Disability justice protests take over major Ottawa intersection to protest Bill C-7

An image of an orange and yellow banner held up by five protestors. The banner says, Disability Day of Mourning happens annually to commemorate disabled lives lost to filicide, inadequate care and neglect. This year, the Disability Justice Network of Ontario used the day of mourning to protest a bill that could bring more death to the disabled community. Photo by Gabby Calugay-Casuga.

Community, Health, Justice, Politics

Protestors took over the intersection of Wellington St. and Elgin St. in downtown Ottawa for the annual Disability Day of Mourning on March 1.

This year, the gathering sought to grieve disabled lives that were lost to insufficient care during the pandemic.

Not long after the protestors took the intersection, police arrived on scene. No one was detained but a lane was opened up to allow traffic through. Commuters, whose rides were interrupted by the action, flung insults from their cars as they drove through the police-controlled traffic lane. Despite rising anger from commuters, the protestors felt it necessary to hold the intersection.

“Shutting down the intersection was critical to recognizing this was not okay,” said Megan Linton, an organizer of the event. “Stopping the moment, the traffic, the noise and the continuing on to show that this is not okay, and we will not accept this as our reality.”

Members of the Disability Justice Network of OntarioCriminalization and Punishment Education Project and the Ottawa Black Diaspora Coalition were present. As well, three members of the Ottawa Street Medics organization were on scene to provide support and keep the protestors safe.

Tucker Jay, an Ottawa Street Medic, said they went to the event because it was something that spoke to their own lived experience.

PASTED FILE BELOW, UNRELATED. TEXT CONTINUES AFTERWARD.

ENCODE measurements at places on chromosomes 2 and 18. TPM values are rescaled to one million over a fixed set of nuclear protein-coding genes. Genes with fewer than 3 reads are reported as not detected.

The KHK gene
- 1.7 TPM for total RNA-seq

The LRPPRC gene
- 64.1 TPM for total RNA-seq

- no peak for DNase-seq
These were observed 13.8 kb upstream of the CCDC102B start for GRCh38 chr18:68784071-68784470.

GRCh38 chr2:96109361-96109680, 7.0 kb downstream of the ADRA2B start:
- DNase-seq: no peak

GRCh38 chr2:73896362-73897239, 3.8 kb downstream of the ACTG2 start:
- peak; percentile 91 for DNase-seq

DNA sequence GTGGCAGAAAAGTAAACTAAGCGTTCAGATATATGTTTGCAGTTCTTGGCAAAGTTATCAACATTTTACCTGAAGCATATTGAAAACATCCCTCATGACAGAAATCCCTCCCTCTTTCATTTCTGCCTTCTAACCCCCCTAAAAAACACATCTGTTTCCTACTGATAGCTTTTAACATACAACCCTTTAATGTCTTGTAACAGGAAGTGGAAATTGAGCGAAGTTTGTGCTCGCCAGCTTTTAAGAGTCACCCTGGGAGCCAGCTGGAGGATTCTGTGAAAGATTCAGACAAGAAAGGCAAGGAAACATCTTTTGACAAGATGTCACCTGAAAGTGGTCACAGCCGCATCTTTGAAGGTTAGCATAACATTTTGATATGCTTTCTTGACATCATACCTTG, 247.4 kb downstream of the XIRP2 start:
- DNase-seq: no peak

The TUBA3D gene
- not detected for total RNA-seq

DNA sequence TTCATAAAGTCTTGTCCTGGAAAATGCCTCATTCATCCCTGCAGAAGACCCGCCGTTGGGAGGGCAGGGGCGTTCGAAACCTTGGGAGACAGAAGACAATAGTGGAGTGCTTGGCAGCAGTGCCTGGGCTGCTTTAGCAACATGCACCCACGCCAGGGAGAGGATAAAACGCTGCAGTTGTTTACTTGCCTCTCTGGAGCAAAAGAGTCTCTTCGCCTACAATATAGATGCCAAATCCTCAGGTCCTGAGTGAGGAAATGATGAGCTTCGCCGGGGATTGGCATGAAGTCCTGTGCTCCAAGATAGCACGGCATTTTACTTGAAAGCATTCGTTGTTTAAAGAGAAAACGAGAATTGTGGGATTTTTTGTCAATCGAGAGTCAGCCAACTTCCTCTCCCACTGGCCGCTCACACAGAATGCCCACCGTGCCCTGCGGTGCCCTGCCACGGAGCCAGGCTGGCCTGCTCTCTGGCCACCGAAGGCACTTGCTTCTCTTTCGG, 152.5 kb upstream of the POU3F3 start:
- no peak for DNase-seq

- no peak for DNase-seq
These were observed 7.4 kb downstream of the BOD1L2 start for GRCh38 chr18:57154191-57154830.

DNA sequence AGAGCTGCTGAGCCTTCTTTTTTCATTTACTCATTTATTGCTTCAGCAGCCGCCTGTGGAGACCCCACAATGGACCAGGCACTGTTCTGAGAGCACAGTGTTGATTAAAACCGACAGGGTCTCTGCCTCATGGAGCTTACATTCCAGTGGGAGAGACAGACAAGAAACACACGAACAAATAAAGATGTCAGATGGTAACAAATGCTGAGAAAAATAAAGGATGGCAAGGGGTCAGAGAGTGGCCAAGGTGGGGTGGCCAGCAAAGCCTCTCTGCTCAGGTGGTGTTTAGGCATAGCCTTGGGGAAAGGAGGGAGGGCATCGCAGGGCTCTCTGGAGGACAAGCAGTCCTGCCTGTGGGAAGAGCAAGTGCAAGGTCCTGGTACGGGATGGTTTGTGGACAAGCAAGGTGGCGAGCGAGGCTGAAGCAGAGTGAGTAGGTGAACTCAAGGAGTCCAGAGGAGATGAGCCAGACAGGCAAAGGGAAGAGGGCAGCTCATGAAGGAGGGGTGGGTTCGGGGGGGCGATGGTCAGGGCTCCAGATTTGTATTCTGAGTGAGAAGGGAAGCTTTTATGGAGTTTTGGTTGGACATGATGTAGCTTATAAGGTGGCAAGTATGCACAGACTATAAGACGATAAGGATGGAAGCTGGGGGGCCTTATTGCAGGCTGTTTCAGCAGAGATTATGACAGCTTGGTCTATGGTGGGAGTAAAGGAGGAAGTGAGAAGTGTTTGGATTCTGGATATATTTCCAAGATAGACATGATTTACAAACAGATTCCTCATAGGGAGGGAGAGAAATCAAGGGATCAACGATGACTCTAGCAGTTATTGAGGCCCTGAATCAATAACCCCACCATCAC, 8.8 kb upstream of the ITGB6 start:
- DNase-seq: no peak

“In solidarity first and foremost is what drew me to public health and safety,” Jay said. “Disability intersects with almost every other form of activism. If your activism is not including the disabled community, it is not intersectional.”

While a vigil takes place annually for the Disability Day of Mourning, this year’s action had a new focus. Bill C-7 was first introduced and read in the house of commons Feb. 24, 2020. Bill C-7, according to the transcribed debates from the House of Commons, proposes changing eligibility criteria for medical assistance in dying. Supporters of the bill believe it will help reduce the suffering of people with disabilities.

A transcript of a Feb. 26, 2020 debate on Bill C-7 shows that different Members of Parliament spoke in support of the legislation.

“I recently met one of my constituents, Caroline Parent, a woman in her 40s who seemed quite engaged and active. Ms. Parent told me that she feels trapped in her own body and hopeless about her life. That was a very powerful day. Her story was overwhelming,” said Abitibi—Témiscamingue Member of Parliament Sebastien Lemire. “She told me that she had gotten to the point of planning a trip to Switzerland, where medical assistance in dying is accessible, and planned to return in the luggage hold. This was a harrowing story, and I am pleased to see that this bill is making some progress in this respect.”

But Monday’s event showed that not everyone feels this way.

“Disabled people do not need more ways to die. We need more ways to live,” Linton said in a speech at Monday’s protest. “Disabled lives are beautiful.”

Linton said this bill should not have been put forward when actions weren’t taken to improve accessibility for disabled people.

“We believe in the right to choose,” Linton said, “but when you are given the option of 10 years to get access to a wheelchair or 90 days to get medical assistance in dying, that’s not a choice.”

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